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Cross-Sectoral Variation in The Volatility of Plant-Level Idiosyncratic Shocks

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  • Rui Castro
  • Gian Luca Clementi
  • Yoonsoo Lee

Abstract

We estimate the volatility of plant–level idiosyncratic shocks in the U.S. manufacturing sector. Our measure of volatility is the variation in Revenue Total Factor Productivity which is not explained by either industry– or economy–wide factors, or by establishments’ characteristics. Consistent with previous studies, we find that idiosyncratic shocks are much larger than aggregate random disturbances, accounting for about 80% of the overall uncertainty faced by plants. The extent of cross–sectoral variation in the volatility of shocks is remarkable. Plants in the most volatile sector are subject to about six times as much idiosyncratic uncertainty as plants in the least volatile. We provide evidence suggesting that idiosyncratic risk is higher in industries where the extent of creative destruction is likely to be greater.

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Paper provided by National Bureau of Economic Research, Inc in its series NBER Working Papers with number 17659.

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Date of creation: Dec 2011
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Publication status: published as Cross-Sectoral Variation in The Volatility of Plant-Level Idiosyncratic Shocks, with Rui Castro and Yoonsoo Lee, Journal of Industrial Economics, forthcoming
Handle: RePEc:nbr:nberwo:17659

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  1. Howitt, Peter & Griffith, Rachel & Aghion, Philippe & Blundell, Richard & Bloom, Nick, 2005. "Competition and Innovation: An Inverted-U Relationship," Scholarly Articles 4481507, Harvard University Department of Economics.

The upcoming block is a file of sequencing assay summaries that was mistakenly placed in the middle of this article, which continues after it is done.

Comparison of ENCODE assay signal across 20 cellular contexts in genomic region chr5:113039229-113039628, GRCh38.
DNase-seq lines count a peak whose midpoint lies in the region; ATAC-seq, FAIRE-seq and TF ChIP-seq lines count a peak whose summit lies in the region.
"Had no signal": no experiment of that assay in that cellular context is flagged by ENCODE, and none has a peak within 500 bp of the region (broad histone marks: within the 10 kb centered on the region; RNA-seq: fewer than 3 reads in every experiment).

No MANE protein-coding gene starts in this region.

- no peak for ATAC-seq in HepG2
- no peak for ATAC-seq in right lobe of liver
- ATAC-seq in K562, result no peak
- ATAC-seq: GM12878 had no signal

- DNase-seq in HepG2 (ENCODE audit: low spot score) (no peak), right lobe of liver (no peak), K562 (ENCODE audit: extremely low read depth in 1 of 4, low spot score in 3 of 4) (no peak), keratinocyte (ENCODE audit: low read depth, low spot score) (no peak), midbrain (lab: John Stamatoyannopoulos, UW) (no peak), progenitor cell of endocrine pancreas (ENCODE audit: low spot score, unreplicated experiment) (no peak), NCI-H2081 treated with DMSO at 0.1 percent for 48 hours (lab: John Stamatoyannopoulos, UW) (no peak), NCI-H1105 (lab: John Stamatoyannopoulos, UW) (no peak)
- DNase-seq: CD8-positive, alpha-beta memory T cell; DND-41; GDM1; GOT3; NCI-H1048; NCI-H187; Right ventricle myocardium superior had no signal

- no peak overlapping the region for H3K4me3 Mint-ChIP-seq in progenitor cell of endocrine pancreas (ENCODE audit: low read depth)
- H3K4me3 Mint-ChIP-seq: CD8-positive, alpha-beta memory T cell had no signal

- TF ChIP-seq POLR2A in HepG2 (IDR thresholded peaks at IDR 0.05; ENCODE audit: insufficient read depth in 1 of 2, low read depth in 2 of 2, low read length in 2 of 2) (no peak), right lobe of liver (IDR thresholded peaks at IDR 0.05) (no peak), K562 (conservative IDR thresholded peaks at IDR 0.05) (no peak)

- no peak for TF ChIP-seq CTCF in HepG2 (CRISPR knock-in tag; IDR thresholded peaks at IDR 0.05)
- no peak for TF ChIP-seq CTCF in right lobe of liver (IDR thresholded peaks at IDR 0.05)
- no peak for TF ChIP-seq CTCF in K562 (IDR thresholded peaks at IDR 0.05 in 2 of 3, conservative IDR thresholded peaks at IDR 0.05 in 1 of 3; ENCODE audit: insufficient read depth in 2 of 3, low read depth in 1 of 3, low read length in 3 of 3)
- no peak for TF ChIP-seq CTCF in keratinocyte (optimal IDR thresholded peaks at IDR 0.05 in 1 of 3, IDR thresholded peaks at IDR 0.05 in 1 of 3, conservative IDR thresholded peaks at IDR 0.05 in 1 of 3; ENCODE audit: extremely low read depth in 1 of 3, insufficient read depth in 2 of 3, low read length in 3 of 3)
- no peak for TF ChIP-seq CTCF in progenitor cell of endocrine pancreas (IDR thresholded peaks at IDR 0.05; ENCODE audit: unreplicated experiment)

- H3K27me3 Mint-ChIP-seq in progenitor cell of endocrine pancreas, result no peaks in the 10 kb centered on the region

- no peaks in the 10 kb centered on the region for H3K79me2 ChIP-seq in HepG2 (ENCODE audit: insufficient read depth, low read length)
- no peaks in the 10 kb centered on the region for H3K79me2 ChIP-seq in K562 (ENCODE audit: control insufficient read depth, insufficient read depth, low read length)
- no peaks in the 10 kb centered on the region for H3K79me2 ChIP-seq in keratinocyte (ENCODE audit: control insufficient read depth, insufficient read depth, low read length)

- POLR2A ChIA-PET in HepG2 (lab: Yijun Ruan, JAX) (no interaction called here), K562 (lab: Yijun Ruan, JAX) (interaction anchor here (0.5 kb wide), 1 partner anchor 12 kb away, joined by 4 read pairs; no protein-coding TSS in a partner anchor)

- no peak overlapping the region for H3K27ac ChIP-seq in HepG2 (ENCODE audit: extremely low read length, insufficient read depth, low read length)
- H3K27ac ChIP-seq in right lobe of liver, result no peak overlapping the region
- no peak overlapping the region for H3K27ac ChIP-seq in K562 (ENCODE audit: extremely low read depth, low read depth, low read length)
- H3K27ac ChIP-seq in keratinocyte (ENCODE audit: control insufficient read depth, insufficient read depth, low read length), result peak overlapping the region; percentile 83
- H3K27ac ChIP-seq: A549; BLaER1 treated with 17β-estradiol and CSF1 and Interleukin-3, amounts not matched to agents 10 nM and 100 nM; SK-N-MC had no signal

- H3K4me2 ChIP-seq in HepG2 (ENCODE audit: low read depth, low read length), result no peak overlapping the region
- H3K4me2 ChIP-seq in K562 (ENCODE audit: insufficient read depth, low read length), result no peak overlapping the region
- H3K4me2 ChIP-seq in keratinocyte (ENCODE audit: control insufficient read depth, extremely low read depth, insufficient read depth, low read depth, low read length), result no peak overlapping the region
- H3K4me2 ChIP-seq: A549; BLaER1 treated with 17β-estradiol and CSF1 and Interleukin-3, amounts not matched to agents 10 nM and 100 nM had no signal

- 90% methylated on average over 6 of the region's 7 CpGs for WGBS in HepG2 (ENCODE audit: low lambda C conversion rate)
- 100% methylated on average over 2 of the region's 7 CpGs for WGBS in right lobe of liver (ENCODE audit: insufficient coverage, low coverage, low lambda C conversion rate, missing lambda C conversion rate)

2. Roberto M. Samaniego, 2008. "Entry, Exit and Investment-Specific Technical Change," PIER Working Paper Archive 08-013, Penn Institute for Economic Research, Department of Economics, University of Pennsylvania.
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  9. Steven J. Davis & John Haltiwanger & Ron Jarmin & Javier Miranda, 2007. "Volatility and Dispersion in Business Growth Rates: Publicly Traded versus Privately Held Firms," NBER Chapters, in: NBER Macroeconomics Annual 2006, Volume 21, pages 107-180 National Bureau of Economic Research, Inc.
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Cited by:
  1. Kim Huynh & Teodora Paligorova & Robert Petrunia, 2013. "Public/Private Transitions and Firm Financing," Working Papers 13-36, Bank of Canada.
  2. Ezzat, Hassan, 2012. "The Application of GARCH Methods in Modeling Volatility Using Sector Indices from the Egyptian Exchange," MPRA Paper 51584, University Library of Munich, Germany.
  3. Dutz, Mark A., 2013. "Resource reallocation and innovation : converting enterprise risks into opportunities," Policy Research Working Paper Series 6534, The World Bank.

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